shocking current - electrical current that passes through a part of the body
short - low-resistance path between a live wire and the ground, or between wires at different voltages (called a fault if the current is unintended)
tag-out - applying a tag that alerts workers that circuits and equipment have been locked out
trip - automatic opening (turning off) of a circuit by a GFCI or circuit breaker
voltage - measure of electrical force
wire gauge - wire size or diameter (technically, the cross-sectional area)


1. Castillo DN [1995]. NIOSH alert: preventing death and injuries of adolescent workers. Cincinnati, OH: U.S. Department of Health and Human Services, Public Health Service, Centers for Disease Control and Prevention, National Institute for Occupational Safety and Health, DHHS (NIOSH) Publication No. 95-125.

2. Lee RL [1973]. Electrical safety in industrial plants. Am Soc Safety Eng J 18(9):36-42.

3. DOL [1997]. Controlling electrical hazards. Washington, DC: U.S. Department of Labor, Occupational Safety and Health Administration.

OSHA Standards
OSHA occupational safety and health standards for General Industry are located in the Code of Federal Regulations (CFR), Title 29, Part 1910 (abbreviated as 29 CFR 1910). Standards for Construction are located in Part 1926 (abbreviated as 29 CFR 1926). The full text of these standards is available on OSHA's Web site:

OSHA standards related to electrical safety for General Industry are listed below:

Subpart S-Electrical
1910.301 - Introduction

1910.302 - Electric utilization systems
1910.303 - General requirements
1910.304 - Wiring design and protection
1910.305 - Wiring methods, components, and equipment for general use
1910.306 - Specific purpose equipment and installations
1910.307 - Hazardous (classified) locations
1910.308 - Special systems

1910.331 - Scope
1910.332 - Training
1910.333 - Selection and use of work practices
1910.334 - Use of equipment
1910.335 - Safeguards for personnel protection

Subpart J-General Environment Controls
1910.147 - The control of hazardous energy (lock-out/tag-out)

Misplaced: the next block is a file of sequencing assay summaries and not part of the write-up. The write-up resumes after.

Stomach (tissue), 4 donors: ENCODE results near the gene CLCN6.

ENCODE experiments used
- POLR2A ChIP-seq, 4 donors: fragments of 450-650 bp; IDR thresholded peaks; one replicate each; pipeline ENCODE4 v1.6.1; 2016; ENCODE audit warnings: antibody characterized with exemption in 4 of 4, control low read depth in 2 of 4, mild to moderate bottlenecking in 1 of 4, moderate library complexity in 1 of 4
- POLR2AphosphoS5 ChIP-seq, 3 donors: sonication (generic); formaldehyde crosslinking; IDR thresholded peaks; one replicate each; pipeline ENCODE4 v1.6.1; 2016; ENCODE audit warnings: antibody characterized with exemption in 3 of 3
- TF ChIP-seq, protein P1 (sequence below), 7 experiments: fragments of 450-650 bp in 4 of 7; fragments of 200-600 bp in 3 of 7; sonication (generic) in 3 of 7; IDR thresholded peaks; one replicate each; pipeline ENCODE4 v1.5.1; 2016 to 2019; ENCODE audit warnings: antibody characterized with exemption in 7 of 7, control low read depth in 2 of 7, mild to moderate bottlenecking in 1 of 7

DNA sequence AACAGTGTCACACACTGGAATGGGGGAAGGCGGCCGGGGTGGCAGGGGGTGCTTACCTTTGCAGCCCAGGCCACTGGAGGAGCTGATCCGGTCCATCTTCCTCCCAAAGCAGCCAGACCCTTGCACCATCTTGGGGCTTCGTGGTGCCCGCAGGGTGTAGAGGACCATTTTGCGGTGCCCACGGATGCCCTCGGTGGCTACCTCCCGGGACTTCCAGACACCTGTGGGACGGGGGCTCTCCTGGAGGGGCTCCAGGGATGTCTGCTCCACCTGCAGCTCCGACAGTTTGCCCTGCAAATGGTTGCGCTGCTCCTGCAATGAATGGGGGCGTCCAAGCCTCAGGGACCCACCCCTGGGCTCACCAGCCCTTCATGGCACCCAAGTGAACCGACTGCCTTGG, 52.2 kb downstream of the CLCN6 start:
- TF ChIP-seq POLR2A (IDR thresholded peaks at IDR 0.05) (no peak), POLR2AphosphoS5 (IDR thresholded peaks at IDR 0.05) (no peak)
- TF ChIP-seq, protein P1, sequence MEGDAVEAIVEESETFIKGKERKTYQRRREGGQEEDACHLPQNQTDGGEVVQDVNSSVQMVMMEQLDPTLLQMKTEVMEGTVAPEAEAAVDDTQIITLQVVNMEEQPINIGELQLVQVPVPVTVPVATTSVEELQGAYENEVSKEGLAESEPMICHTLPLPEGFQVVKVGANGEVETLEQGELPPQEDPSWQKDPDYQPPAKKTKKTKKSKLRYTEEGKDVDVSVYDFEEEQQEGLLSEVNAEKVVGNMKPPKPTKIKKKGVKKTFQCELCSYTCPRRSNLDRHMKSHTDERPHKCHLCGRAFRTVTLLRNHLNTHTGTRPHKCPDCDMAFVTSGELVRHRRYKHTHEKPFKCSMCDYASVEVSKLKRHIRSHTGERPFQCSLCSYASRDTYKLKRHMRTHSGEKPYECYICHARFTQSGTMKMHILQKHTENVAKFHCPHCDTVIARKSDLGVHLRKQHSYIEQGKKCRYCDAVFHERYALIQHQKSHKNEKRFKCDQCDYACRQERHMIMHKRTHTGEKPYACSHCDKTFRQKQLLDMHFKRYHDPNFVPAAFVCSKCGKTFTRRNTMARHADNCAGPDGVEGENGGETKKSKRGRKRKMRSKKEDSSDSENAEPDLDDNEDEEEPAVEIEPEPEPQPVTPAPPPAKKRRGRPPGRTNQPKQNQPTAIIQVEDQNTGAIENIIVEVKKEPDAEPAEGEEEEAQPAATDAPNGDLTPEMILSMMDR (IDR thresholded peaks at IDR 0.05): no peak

1910.147 - Appendix A-Typical minimal lock-out procedures

Subpart R-Special Industries
1910.268 - Telecommunications
1910.269 - Electric power generation, transmission, and distribution
OSHA standards related to electrical safety for Construction are listed below:

Subpart K-Electrical
1926.400 - Introduction

1926.402 - Applicability
1926.403 - General requirements
1926.404 - Wiring design and protection
1926.405 - Wiring methods, components, and equipment for general use
1926.406 - Specific purpose equipment and installations
1926.407 - Hazardous (classified) locations
1926.408 - Special systems

1926.416 - General requirements
1926.417 - Lock-out and tagging circuits

1926.431 - Maintenance of equipment
1926.432 - Environmental deterioration of equipment

1926.441 - Batteries and battery charging
1926.449 - Definitions applicable to this subpart

Subpart V-Power Transmission and Distribution
1926.950 - General requirements
1926.951 - Tools and protective equipment
1926.952 - Mechanical equipment
1926.953 - Material handling
1926.954 - Grounding for protection of employees
1926.955 - Overhead lines
1926.956 - Underground lines
1926.957 - Construction in energized substations
1926.958 - External load helicopters
1926.959 - Lineman's body belts, safety straps, and lanyards
1926.960 - Definitions applicable to this subpart

To receive information about occupational safety and health problems, call NIOSH at
1-800-35-NIOSH (1-800-356-4674)
Fax number: (513) 533-8573
or visit the NIOSH Web site at

DHHS (NIOSH) Publication No. 2002-123